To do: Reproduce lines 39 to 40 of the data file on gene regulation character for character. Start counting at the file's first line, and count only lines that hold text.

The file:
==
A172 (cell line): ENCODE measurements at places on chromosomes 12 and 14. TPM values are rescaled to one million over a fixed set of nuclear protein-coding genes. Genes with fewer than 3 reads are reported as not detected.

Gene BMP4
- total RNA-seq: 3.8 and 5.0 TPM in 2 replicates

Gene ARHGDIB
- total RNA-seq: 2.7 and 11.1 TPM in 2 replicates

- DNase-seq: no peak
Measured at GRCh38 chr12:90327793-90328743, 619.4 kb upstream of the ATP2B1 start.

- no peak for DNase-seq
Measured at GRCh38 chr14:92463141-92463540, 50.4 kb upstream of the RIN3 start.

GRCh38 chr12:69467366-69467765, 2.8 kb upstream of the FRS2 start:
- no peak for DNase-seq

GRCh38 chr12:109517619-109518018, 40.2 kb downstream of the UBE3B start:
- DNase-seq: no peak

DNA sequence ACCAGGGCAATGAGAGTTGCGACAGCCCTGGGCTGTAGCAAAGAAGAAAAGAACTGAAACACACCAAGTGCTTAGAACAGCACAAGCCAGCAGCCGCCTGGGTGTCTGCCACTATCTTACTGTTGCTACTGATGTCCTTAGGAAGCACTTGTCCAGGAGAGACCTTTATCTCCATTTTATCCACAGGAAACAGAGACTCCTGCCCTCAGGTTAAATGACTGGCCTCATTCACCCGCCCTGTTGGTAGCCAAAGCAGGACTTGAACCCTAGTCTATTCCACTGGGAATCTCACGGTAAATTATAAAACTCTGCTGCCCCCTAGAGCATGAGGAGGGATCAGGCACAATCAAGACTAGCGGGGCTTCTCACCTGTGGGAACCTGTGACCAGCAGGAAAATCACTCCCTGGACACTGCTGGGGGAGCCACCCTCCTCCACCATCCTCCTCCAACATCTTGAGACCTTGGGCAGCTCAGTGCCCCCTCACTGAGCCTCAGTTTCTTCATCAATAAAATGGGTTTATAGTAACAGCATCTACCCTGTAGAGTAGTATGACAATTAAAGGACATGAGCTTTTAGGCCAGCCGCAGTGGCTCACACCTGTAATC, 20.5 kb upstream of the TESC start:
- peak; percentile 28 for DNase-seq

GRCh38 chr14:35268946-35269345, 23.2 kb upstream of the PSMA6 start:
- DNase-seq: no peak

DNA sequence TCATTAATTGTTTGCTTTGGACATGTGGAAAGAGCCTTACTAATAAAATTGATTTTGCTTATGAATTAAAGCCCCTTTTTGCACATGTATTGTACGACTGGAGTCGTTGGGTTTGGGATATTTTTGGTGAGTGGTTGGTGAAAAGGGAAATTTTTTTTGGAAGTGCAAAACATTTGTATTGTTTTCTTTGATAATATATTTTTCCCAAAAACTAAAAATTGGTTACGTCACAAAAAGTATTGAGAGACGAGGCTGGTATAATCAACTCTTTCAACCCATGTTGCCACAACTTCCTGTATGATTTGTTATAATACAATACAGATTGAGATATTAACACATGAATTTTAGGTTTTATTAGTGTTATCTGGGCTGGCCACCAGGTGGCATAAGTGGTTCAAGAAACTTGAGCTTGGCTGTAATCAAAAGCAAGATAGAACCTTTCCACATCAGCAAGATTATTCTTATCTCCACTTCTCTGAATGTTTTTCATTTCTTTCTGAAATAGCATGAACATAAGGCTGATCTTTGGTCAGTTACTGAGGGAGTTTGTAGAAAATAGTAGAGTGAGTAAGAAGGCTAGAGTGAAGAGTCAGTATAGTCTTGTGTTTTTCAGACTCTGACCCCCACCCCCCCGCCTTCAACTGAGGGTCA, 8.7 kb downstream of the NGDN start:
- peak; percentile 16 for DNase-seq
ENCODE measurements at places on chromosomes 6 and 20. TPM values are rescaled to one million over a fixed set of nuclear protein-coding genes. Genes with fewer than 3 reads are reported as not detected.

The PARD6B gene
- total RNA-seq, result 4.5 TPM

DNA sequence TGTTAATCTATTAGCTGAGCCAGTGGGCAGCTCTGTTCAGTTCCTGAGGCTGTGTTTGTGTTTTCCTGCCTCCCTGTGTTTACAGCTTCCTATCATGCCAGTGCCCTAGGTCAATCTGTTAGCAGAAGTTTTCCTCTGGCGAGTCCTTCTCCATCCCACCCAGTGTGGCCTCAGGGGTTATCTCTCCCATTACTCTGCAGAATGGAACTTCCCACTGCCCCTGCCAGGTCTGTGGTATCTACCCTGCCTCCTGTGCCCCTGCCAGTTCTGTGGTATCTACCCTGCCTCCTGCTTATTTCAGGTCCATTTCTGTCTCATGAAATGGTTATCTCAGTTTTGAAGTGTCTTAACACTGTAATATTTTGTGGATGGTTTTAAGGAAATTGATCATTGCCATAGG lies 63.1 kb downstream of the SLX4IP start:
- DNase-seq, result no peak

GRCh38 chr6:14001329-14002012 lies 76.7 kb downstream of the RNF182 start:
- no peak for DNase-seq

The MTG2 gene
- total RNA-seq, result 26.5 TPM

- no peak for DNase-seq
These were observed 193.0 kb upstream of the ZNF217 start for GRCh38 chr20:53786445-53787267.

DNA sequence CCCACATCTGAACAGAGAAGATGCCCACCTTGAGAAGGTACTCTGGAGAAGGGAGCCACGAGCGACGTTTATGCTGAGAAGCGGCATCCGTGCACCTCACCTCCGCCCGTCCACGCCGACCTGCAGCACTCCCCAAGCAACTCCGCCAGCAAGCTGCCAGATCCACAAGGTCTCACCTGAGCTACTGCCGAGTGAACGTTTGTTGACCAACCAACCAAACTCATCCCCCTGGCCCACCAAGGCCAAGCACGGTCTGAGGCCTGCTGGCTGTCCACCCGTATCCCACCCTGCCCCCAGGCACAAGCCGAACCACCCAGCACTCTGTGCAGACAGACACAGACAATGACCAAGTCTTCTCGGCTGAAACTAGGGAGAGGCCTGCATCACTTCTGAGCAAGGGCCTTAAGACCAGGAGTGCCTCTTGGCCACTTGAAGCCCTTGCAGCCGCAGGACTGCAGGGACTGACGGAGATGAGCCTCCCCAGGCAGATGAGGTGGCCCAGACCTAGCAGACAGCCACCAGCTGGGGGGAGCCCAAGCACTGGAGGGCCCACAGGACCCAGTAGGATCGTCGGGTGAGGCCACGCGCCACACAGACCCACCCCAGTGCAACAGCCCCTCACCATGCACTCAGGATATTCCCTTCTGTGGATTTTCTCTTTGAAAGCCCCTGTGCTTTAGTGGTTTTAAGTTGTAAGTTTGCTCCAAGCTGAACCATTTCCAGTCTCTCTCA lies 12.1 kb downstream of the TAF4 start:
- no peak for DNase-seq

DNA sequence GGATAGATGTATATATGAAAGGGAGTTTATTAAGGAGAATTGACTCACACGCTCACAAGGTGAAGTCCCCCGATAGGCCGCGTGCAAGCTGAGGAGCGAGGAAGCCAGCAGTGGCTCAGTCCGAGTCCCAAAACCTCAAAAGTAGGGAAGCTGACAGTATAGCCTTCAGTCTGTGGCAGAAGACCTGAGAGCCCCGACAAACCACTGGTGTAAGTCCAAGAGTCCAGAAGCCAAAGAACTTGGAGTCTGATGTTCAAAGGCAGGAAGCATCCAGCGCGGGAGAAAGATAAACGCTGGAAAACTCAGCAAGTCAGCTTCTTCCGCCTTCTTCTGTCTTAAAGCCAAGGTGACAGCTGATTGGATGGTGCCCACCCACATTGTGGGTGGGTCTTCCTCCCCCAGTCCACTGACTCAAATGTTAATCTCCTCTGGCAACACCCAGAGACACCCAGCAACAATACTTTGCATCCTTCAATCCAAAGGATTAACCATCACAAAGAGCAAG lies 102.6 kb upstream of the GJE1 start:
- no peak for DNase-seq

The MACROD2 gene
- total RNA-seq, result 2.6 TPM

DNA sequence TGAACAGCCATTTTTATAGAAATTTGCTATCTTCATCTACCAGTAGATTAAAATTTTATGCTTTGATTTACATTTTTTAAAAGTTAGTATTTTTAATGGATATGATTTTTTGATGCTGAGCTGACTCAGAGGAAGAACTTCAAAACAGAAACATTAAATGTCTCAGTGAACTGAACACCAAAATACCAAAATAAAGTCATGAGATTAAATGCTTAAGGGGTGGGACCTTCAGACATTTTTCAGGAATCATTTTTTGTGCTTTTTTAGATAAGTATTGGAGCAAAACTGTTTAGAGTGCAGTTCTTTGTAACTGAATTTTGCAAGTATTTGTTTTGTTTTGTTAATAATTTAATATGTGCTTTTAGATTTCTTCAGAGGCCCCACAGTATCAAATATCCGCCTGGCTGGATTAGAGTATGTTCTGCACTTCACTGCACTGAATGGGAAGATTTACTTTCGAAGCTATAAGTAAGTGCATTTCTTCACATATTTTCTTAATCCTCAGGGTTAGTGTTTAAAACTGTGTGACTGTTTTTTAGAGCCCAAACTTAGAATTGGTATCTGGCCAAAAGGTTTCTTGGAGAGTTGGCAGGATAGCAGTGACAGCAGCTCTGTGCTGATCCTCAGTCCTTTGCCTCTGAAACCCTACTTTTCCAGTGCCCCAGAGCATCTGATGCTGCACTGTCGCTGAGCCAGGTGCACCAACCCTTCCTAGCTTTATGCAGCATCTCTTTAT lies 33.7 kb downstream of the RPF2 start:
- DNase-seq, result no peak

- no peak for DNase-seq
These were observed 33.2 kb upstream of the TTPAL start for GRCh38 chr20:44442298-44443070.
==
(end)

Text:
- no peak for DNase-seq
These were observed 33.2 kb upstream of the TTPAL start for GRCh38 chr20:44442298-44443070.